Legislation S.4937C/A.6262B Allows Class B Hotels Within Residential Zoning Districts or Within 400 Feet of Such Districts to Operate as Permanent Residential Spaces
Bill Signing Follows Governor Hochul's Announcement of Historic $25 Billion Housing Plan in FY 2023 Budget
Governor Hochul: "Yesterday, we signed a package of nation-leading laws to address how we want to protect New Yorkers... Today, we take a step toward protecting the dignity of New Yorkers, and deal with the shortage of affordable housing, because I deeply believe that housing is a human right."
Hochul: "As we envision the post-pandemic world, we have an opportunity to rethink everything from work life, education, telehealth services, all the way to housing. And with hotels hit so hard by the pandemic, many of them never reopened, an opportunity has arisen to use vacant hotels in a way that'll lift people up and give them yes, the dignity of a home."
Earlier today, Governor Kathy Hochul signed new legislation (S.4937C/A.6262B) to create more flexible rules for converting underutilized hotel space into permanent housing. Governor Hochul signed the bills with Senator Brian Kavanagh, New York City Mayor Eric Adams, and housing and labor advocates.
VIDEO of the event is available on YouTube here and in TV quality (h.264, mp4) format here.
AUDIO of the event is available here.
PHOTOS of the event will be available on the Governor's Flickr page.
A rush transcript of the Governor's remarks is available below:
Morning, everyone. I'm very happy to be joined by my partners in government, starting with New York City Mayor Eric Adams, Senator Brian Kavanagh, who's one of the bill sponsors, well every, seems like every bill we've signed has got your name on it, we did a great deal yesterday with Senator Brian Kavanagh. Rich Maroko, the President of the Hotel Trade Council, and Ted Houghton, the President of Gateway Housing, who's been a champion to lift people up and give them the dignity of a home for a long time.
I also want to recognize Steven Cymbrowitz, who's the Assemblymember who's the bill sponsor, who could not be joining us here today. Yesterday, we signed a package of nation-leading laws to address how we want to protect New Yorkers, the safety of New Yorkers. Today, we take a step toward protecting the dignity of New Yorkers, and deal with the shortage of affordable housing, because I deeply believe that housing is a human right. It's about dignity. It's about feeling valued. It's about having a home. And I know that everyone in this room is committed to recognizing and acting upon that enduring and guiding philosophy.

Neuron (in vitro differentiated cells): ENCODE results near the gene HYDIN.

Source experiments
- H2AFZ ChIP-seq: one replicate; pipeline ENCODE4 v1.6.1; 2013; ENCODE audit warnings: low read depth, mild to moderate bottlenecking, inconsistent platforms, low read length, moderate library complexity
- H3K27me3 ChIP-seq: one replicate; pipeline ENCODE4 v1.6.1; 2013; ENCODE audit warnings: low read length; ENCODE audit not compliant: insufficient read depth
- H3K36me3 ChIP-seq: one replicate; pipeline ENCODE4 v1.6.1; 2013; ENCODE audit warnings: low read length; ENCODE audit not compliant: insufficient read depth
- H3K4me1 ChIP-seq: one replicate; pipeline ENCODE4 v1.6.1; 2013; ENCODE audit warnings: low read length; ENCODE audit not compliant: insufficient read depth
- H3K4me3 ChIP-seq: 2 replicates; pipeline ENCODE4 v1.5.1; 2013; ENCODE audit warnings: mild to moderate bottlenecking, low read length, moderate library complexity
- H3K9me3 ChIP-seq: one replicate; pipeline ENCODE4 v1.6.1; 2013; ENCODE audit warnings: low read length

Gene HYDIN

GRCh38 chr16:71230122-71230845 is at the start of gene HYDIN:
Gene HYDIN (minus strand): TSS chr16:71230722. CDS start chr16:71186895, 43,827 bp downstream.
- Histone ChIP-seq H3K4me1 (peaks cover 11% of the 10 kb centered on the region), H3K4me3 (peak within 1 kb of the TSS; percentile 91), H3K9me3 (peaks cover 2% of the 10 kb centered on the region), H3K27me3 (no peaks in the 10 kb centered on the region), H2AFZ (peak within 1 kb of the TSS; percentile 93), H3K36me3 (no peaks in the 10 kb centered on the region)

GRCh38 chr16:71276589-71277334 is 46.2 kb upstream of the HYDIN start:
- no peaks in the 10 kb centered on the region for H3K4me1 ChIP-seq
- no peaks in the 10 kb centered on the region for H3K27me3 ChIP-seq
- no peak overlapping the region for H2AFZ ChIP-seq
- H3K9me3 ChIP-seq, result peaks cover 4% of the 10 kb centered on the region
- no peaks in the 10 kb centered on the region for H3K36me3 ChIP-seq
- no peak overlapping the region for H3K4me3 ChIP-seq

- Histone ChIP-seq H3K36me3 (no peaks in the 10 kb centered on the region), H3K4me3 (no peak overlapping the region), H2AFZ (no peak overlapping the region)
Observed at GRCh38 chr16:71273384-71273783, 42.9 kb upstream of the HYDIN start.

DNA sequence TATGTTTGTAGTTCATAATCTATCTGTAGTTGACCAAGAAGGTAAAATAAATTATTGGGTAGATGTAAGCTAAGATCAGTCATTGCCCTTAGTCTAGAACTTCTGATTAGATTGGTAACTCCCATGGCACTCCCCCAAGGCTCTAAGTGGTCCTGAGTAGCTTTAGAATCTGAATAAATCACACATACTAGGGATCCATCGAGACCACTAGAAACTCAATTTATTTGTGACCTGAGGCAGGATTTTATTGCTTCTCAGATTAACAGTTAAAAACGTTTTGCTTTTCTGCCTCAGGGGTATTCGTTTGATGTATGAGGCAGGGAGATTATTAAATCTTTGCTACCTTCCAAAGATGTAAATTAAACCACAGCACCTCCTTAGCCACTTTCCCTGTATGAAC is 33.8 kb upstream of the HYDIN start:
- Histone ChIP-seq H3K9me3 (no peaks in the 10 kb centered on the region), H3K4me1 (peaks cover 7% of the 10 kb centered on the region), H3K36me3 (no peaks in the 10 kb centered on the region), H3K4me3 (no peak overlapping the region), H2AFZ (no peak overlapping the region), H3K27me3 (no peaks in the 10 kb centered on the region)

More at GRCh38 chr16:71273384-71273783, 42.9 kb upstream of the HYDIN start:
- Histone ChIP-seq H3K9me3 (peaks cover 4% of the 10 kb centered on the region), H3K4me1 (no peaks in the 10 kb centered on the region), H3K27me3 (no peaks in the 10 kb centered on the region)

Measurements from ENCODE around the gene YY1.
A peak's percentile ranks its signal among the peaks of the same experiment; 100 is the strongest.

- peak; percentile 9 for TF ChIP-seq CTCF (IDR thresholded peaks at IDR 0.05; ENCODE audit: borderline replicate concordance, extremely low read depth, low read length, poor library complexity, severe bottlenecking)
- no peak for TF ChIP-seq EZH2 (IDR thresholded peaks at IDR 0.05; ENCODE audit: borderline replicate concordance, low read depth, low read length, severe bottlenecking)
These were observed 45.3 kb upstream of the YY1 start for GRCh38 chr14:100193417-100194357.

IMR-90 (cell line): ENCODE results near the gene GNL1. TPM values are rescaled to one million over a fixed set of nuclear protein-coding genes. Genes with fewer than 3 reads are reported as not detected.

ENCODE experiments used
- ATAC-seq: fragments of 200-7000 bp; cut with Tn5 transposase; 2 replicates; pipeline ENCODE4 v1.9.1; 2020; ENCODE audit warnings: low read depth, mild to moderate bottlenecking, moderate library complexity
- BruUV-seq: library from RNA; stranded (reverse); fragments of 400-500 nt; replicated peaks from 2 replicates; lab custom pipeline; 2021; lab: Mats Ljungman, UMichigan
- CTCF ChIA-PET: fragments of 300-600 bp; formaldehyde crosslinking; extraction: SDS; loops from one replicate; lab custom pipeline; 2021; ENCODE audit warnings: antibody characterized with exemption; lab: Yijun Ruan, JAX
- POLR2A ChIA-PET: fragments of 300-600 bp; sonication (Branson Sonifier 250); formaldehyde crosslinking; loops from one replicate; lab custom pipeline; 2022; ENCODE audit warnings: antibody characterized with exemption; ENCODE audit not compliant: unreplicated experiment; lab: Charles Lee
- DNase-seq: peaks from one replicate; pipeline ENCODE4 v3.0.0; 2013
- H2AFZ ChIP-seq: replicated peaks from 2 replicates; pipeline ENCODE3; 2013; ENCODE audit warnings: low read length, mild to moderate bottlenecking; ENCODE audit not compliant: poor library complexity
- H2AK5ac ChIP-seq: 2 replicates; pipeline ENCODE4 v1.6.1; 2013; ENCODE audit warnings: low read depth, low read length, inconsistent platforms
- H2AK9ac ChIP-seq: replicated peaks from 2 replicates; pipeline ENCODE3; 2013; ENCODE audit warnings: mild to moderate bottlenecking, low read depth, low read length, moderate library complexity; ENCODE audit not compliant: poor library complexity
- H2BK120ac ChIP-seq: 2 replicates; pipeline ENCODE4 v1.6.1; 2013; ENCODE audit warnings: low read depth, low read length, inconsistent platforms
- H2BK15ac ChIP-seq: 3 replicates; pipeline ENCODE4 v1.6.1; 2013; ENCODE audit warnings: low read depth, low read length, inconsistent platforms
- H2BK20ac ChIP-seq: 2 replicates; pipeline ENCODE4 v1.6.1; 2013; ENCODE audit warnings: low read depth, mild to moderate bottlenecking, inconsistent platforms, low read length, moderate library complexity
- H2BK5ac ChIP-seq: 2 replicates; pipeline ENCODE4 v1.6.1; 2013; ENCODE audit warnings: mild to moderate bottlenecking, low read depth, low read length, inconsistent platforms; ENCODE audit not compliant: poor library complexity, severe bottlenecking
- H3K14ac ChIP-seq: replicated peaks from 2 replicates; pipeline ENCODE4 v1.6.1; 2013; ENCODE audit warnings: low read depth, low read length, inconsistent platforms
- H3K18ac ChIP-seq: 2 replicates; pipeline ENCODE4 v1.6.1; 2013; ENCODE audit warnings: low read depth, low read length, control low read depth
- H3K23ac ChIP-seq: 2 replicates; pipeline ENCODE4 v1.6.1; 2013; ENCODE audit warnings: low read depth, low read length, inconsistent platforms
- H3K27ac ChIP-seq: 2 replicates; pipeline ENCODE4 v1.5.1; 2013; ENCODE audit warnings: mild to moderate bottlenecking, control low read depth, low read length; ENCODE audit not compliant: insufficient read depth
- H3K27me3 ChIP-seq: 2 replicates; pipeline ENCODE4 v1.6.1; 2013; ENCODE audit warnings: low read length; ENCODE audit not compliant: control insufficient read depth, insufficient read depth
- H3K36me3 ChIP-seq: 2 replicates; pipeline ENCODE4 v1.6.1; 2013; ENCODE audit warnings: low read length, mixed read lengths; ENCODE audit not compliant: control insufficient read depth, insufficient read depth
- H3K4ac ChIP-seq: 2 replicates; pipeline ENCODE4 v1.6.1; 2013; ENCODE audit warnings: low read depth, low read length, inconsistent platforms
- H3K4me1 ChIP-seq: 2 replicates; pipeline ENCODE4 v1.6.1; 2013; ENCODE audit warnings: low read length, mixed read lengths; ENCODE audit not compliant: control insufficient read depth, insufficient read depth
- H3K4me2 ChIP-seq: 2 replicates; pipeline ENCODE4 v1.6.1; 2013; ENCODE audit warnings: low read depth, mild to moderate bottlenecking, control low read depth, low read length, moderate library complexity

So I want to thank everyone who's been on this journey with us to ensure that we leave no stone unturned in our quest to find opportunities, to give people what they deserve, and that is a roof over their head. This shared fight, collective fight, is more urgent than ever before because New Yorkers are struggling so much.
They came through a pandemic. Life was turned upside down. Emotional stress, medical stress for many, loss of life, loss of friends, loss of income, and many just took financial hits that continue to this day. And on top of all that, the harsh realities of inflation, the cost of living going through the roof day after day, everything from gas to groceries, all of these are forces beyond their control, and it is just so frustrating for people.
It either has set them further back or robbed them of any gains they would have seen with a small increase in their paycheck. Simply put life has gotten harder, and harsher,and more costly, and the most expensive of all: housing. So we need to continue to find solutions to this age-old problem that has now been exacerbated.
And that's exactly what we're doing here today. As we envision the post-pandemic world, we have an opportunity to rethink everything from work life, education, telehealth services, all the way to housing. And with hotels hit so hard by the pandemic, many of them never reopened, an opportunity has arisen to use vacant hotels in a way that'll lift people up and give them yes, the dignity of a home.
And we found a way to do it creatively. The legislation that we're signing today will help create new affordable housing units. And I'm proud to sign a bill that allows, going forward, hotel rooms to be converted into permanent housing. And again, I want to thank Senator Kavanagh, who's with us here today and you'll hear from him in a couple of minutes, and Assemblymember Cymbrowitz. And no longer will these rooms sit vacant, you know, mocking as people sleep on a street in front of them, or struggle to find a home no longer, no longer. Because let me be clear, there are good hotels out there with good-paying jobs.